Mucilage Acacia 2 drams.
Syr. Aurantii 2 ”
Aquæ Camphor ½ ounce.
To be given every 6 hours.

Digitalis does not always give good results, a fact which Lowson attributes to some inflammatory or fatty degenerative changes in the small vessels giving rise to a tendency to hæmorrhage. Stropanthus may be substituted. Transfusion of blood a hot saline solution and inhalation of oxygen have been recommended for collapse. Dr. Viegas of Bombay recommends Liquor Hydrasgyie Perchloride 10 to 15 minims every four hours if there is no albumen in the urine. Dr. Dimmock has advised subcutaneous injection of Guaicol 10 or 15 minims every two hours. Permanganate of Potash 5 to 12 grains in 24 hours has also been recommended. Dr. Blaney has recommended Medritina in two-dram doses every two hours when the kidneys are involved. Camphor has been recommended by some as a cardiac stimulant.



(1). High temperature may be reduced by antipyretics, such as antipyrin, phenacetin, antifebrine, &c. These drugs produce profuse perspiration and a certain amount of depression; it is, therefore, advisable to restrict their use during the first few hours only, and if not found responding, they should be dropped altogether. Pyrexia is but a sign of the intensity of the activities of the infective agent, and by artificially reducing the body heat we really do not lessen the virulence of the poison, as shown by the rise of the temperature again as soon as the action of the antipyretic subsides. Hyperpyrexia itself is, however, an injurious symptom, and when there is long continued high temperature it is necessary to reduce it, either by an antipyretic, quinine or cold bath, or cold sponging. Cold bath is not suitable in plague patients on account of the movement of the body which it entails, and also on account of the serious cardiac depression which accompanies the disease. Two grains of phenacetin with 1 grain of hydrobromate of quinine is a safe antipyretic. Brandy and tepid sponging are also very useful.

(2). Brain symptoms.—For headache a mustard plaster behind the upper part of the neck and over the occiput. Ice cap or Lieter’s tube or plain water should be applied over the temples and scalp. Nervine sedatives, such as Potassium Bromide, may be given for insomnia when there is not much depression. Otherwise full doses of alcohol may be tried. Opium should not be used, but in mild cases, without great depression, 10 to 20 minims of Liquor 39 Opii sedativus with 30 minims of Sal Volatile in an ounce of camphor water may be given to soothe nervous unrest. For insomnia Lowson speaks highly of Morpinæ gr. 1/8 to gr. ½. Hyoscine gr. 1/200 to gr. 1/75 may be tried. Meningites should be treated by cold to the scalp and counter-irritation to the nape of the neck and occiput.

(3). Hæmorrhages may be treated by Ergot or Ergotin internally or hypodermically. When there is much hæmorrhage, use of alcohol should be partly suspended.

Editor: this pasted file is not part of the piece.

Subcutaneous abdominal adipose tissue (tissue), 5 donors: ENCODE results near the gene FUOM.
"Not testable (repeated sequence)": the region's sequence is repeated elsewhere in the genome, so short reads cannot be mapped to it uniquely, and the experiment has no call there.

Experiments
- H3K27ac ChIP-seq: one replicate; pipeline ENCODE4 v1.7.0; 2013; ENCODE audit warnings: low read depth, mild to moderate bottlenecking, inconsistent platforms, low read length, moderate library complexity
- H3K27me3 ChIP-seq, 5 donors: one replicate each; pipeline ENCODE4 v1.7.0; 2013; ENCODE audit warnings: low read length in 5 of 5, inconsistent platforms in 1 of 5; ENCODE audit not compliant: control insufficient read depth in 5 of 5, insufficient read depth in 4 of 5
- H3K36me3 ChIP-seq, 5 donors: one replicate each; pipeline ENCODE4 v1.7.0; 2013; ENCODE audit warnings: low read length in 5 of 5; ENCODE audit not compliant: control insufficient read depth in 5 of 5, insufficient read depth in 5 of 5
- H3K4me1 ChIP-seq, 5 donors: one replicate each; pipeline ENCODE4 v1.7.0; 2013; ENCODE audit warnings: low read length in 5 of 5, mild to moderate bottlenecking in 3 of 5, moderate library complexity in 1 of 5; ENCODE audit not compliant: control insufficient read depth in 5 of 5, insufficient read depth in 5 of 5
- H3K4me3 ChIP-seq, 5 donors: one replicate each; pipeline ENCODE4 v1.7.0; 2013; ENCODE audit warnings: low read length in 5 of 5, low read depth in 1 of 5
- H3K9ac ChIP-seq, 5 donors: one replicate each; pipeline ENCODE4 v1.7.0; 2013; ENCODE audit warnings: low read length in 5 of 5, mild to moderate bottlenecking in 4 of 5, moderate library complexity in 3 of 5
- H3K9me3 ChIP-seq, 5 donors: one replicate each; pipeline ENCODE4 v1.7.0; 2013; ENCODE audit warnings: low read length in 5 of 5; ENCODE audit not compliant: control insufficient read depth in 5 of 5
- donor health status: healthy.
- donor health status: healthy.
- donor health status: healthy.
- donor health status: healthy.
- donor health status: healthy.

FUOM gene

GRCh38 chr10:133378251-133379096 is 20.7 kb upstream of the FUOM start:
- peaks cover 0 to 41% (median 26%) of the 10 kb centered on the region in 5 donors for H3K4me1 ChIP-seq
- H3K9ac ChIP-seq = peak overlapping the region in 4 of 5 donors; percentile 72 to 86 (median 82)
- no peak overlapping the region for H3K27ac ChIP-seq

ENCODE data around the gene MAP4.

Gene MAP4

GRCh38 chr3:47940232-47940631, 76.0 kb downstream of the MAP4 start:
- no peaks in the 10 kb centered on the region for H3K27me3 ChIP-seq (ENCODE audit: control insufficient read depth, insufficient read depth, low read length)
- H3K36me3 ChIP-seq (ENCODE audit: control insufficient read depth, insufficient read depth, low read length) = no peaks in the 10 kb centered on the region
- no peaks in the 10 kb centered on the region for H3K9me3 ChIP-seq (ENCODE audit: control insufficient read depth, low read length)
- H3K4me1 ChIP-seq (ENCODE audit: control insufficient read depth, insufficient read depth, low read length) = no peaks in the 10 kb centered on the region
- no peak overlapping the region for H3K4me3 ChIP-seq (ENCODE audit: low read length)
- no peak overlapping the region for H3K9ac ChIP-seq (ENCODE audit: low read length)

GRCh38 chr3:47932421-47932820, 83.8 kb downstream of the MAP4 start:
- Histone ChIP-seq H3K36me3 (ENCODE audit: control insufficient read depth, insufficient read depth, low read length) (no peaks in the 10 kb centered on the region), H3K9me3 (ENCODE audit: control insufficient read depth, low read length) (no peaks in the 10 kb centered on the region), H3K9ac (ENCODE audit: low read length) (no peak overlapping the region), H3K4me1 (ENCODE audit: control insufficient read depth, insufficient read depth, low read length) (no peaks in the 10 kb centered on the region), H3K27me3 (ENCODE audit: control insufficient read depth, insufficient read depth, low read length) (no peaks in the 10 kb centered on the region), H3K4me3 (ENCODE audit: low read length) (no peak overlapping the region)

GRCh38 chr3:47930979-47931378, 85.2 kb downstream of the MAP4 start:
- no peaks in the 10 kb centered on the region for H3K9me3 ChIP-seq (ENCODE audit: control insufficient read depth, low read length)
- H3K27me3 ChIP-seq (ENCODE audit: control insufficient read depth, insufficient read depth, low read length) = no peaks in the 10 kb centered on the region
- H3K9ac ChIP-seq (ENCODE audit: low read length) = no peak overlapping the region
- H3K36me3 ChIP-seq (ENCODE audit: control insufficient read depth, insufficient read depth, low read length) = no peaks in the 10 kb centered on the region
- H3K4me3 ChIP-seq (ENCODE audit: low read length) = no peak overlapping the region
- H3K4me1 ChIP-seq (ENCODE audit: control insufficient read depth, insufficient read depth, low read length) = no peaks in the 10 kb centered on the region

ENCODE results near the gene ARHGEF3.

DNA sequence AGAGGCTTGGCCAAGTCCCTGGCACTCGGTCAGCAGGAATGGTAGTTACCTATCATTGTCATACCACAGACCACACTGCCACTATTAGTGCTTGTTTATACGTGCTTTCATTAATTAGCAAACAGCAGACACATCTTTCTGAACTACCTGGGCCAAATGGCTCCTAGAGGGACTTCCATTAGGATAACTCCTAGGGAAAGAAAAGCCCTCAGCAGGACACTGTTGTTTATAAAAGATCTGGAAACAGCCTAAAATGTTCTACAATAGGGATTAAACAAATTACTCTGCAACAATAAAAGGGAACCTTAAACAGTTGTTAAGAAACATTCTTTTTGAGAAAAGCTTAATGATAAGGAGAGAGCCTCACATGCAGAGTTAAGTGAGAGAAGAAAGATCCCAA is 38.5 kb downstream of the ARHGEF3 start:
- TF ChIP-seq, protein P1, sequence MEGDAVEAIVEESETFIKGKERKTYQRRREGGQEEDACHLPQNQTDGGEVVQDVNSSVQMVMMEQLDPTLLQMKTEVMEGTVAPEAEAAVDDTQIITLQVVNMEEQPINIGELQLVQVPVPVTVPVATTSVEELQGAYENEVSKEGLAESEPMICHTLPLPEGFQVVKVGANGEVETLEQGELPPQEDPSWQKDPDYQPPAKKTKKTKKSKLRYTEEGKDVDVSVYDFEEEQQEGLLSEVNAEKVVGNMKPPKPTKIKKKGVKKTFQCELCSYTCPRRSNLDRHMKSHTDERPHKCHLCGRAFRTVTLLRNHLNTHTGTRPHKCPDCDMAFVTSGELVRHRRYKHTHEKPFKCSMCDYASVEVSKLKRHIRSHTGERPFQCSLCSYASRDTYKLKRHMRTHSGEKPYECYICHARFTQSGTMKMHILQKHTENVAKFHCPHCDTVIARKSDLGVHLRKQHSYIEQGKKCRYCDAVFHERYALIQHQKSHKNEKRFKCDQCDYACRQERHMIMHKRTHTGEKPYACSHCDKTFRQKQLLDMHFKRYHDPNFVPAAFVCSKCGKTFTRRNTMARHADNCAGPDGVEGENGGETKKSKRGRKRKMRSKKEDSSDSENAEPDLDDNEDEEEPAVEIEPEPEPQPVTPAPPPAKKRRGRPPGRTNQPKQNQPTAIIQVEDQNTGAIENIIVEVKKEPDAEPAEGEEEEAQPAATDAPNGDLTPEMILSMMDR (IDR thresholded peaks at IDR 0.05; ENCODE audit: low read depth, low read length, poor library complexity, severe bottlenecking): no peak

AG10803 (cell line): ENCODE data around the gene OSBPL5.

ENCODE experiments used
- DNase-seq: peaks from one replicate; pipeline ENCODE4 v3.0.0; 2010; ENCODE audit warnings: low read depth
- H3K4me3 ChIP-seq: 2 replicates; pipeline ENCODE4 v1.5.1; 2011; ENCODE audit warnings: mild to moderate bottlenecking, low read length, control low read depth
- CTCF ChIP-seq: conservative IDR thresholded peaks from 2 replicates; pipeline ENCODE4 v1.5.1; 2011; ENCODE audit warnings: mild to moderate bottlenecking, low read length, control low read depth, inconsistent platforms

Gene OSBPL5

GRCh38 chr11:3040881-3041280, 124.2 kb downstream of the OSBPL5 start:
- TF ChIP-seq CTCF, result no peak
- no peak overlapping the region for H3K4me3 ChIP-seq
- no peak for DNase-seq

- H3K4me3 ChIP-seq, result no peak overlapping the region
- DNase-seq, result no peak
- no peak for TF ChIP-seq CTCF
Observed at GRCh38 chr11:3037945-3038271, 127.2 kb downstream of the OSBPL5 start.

(4). If there is constipation, a dose of calomel may be given. In the beginning there is almost always constipation, which should be removed by a dose of calomel followed by a saline. Diarrhœa may be checked by an enema of opium. Two grains of Dover’s powder and 10 grains of tannin mixed with an ounce of gum mucilage and with two or three ounces of warm water, arrowroot or starch may be used for injection. Salol in 10-grain doses every 4 hours may be given for diarrhœa. For vomiting and hiccough sinapism over the epigastrium, sucking of ice, and for thirst acidulated water with syrup of lemon are recommended. Coma must be promptly met by cold effusion if there is pyrexia or by rectal injection of strong coffee. The bladder of the patient should be carefully watched. Pneumonia and other complications should be treated under general principles.

When temperature falls and convalescence begins, the stimulants should be lessened, and afterwards a tonic with quinine, acid nitromuriatic dil., 40 tincture calumba or quassia may be given with infusion aurantii.

Serum treatment.—The whole system of serum therapeutics is due to the genius of Pasteur. Diphtheria and tetanus are diseases that are caused by specific germs and are now successfully treated by immunised serum. Tetanus can be prevented and even cured by the injection of serum of other animals vaccinated against this disease: this process has been applied by Yersin for producing a plague serum, for which a prophylactic and curative power is claimed, and this serum may be called plague antitoxin. Yersin treated his first case in Canton. At Amoy, the people were less averse to treatment, and in 10 days he was able to treat 23 with two deaths only. As yet Yersin’s serum has been tried in the declared diseases, but Yersin also proposes to use it as a preventive. Haffkine also proposes to make use of his serum for curative purpose. Yersin’s serum is older than Haffkine’s, otherwise bacteriologically they are identical. The subject is in far too unsettled a condition at present, but it has no doubt a hopeful future before it.